ff. 8-150v, Walter Hilton, The Ladder [or Scale] of Perfection, in Latin translation: rubric, Incipit duo libri Contemplationis Magistri Vualteri Hylton canonici regularis, Viri valde contemplativi, Quos scripsit sorori sue incluse, Cum additionibus multis ex libris seraphici Bonaventure ad maiorem roborationem, Book I text incipit, “Dilecte fili mi in christo yhesu Per illum rogo te ut contentus sis uocatione qua te uocauit Deus ...”; Book I text explicit, “... Hec dicta sunt Uualteri Hyltonensis humillitatis. Et sic finis est ... & aliqua ad contemplatiuum seu ad uite perfectionem. Gratia domini nostri yhesu christi &c.” (ff. 8–70); Book II rubric, Incipit secundus liber magistri Vualteri, & primo [added in the margin: quod homo dicitur] ymago Dei secundum animam & non secundum corpus, & diuiditur in quatuor partes principales. Capitulum primum; Book II text incipit, “[Q]uoniam multum desideras ac etiam petis intuitu caritatis ...”; Book II text explicit “... & occultas perceptiones celestum gaudiorum. Ad haec gaudia nos perducat yhesus christus dominus noster Amen.” (ff. 70-150v), followed immediately by the colophon (see Provenance).
Walter Hilton (c. 1343-1396) (on whom see the Oxford Dictionary of English Biography) probably studied law at Cambridge, before becoming a hermit, and c. 1386 an Augustinian canon at Thurgarton Priory, Nottinghamshire. He originally wrote the Ladder in English for a woman leading the life of an anchoress, but it achieved a popularity and audience far beyond that ever envisioned by Hilton. It became one of the most popular spiritual works of late medieval England, was translated into Latin by 1400, was first printed by Wynken de Worde in 1494, and there were four further editions by 1533.
The Ladder was Hilton’s greatest work. The first book, which is datable to his early years at Thurgarton, includes advice on meditation and prayer, humility and charity, and the conquest of the capital sins. The second book, completed shortly before his death, views contemplation as an integral aspect of the fulfilment of the life to which all Christians are called.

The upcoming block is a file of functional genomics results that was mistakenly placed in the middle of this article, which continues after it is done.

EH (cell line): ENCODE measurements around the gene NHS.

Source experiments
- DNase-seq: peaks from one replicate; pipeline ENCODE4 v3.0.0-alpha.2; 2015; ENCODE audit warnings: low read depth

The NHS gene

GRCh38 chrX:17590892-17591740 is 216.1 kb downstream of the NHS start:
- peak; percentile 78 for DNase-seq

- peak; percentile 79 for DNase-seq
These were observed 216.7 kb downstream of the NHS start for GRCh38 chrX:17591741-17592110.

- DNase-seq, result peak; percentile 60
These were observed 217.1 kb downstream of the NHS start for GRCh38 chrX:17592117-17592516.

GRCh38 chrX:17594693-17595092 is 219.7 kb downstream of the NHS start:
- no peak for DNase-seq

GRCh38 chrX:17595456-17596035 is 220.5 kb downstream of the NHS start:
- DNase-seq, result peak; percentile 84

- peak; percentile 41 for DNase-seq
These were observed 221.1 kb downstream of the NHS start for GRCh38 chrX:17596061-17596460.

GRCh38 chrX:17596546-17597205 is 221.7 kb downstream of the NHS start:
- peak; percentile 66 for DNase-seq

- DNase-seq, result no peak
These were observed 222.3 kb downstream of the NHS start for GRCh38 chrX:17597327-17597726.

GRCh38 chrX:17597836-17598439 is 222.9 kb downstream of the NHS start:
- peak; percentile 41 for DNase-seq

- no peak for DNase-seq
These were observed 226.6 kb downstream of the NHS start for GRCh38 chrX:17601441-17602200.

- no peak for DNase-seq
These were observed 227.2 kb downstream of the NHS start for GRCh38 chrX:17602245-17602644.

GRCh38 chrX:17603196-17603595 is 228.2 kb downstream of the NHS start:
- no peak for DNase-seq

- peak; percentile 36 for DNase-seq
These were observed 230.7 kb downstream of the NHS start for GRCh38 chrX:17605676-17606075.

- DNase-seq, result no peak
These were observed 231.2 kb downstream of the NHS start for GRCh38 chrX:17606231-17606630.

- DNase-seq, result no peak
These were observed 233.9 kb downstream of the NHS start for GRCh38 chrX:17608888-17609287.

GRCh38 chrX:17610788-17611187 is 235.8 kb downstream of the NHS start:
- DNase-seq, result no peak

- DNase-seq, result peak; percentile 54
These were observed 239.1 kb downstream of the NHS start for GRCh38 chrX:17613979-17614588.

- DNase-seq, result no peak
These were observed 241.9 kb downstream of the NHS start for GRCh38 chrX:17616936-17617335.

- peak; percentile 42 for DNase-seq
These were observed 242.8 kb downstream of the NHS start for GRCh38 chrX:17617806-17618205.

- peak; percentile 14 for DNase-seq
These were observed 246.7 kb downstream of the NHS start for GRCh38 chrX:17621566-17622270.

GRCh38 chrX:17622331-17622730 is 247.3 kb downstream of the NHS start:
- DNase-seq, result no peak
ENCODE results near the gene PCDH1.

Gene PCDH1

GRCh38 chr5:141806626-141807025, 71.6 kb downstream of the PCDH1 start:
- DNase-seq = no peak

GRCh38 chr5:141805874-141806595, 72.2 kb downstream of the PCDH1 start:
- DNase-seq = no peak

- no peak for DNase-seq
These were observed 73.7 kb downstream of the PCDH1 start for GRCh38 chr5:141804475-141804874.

The standard Latin translation of the Middle English text was made before 1400 by the Carmelite Thomas Fishlake, of which 14 manuscripts are known to survive (including several that are partial or incomplete), all in public collections (see Sharpe, 1997, and Hussey, 1973, pp. 456-76). The Fishlake translation is unpublished, but to judge by the incipits and explicits of the copies at Magdalene College, Oxford, and at York Minster (on which see Neil Ker, Medieval Manuscripts in British Libraries, 4 , pp. 725–6), the present manuscript may contain a different translation. Not only has the opening sentence of Book I been changed to address a son (“Dilecte fili”) instead of a sister (“Dilecta soror”), as in a few other Latin and English copies, but the mention of Bonaventura in the opening rubric is apparently very unusual, if not unique. Without a detailed textual collation it is not possible to say whether this is a variant of the usual Fishlake translation, or a significantly different—and therefore unique—text, but it may be significant that most other copies name Fishlake as the translator, while this one does not. In either case, as Hussey observes (p. 456), “The Latin text must be taken into account in the preparation of any edition of the English text.” Most of the other Latin copies fall into close-knit groups made at or for Carthusian and Bridgettine houses (notably Sheen, Syon, Vadstena, and Villeneuve-les-Avignon). Whether or not the text is a unique translation, this is apparently the only copy produced in Italy of one of the key mystical works of the fourteenth century.
According to the Schoenberg Database, no manuscript of Hilton, in any language, has appeared on the market since 1972.
Derolez, Albert. Codicologie des manuscrts en écriture humanistique sur parchemin. Bibliologia 5, Turnhout, Brepols, 1984.
Faulhaber, Charles B. Medieval Manuscripts in the Library of The Hispanic Society of America: Religious, Legal, Scientific, Historical, and Literary Manuscripts, 2 vols, New York, The Hispanic Society of America, 1983.
Hilton, Walter. The Ladder of Perfection, translated by Leo Sherley-Price, with an introduction by Clifton Wolters, London and New York, Penguin Classics, 1957.
Hussey, S. S. “Latin and English in the Scale of Perfection,” Mediaeval Studies 35 (1973), pp. 456-76.
Milosh, Joseph Edmund. The Scale of Perfection and the English Mystical Tradition Madison, Wisconsin, University of Wisconsin Press, 1966.
Sargent, Michael G. “Walter Hilton’s Scale of Perfection: The London Manuscript Group Reconsidered,” Medium Aevum 52 (1983), pp. 189-216.
Sharpe, Richard. A Handlist of the Latin Writers of Great Britain and Ireland before 1540, Turnhout, Brepols, 1997.
Briquet Online (Kommission für Schrift- und Buchwesen des Mittelalters
der Österreichischen Akademie der Wissenschaften):
The complete text of the Ladder of Perfection, in various formats:
Gardner, E. “Walter Hilton,” The Catholic Encyclopedia, New York: Robert Appleton Company, 1910.
Retrieved April 27, 2009 from New Advent: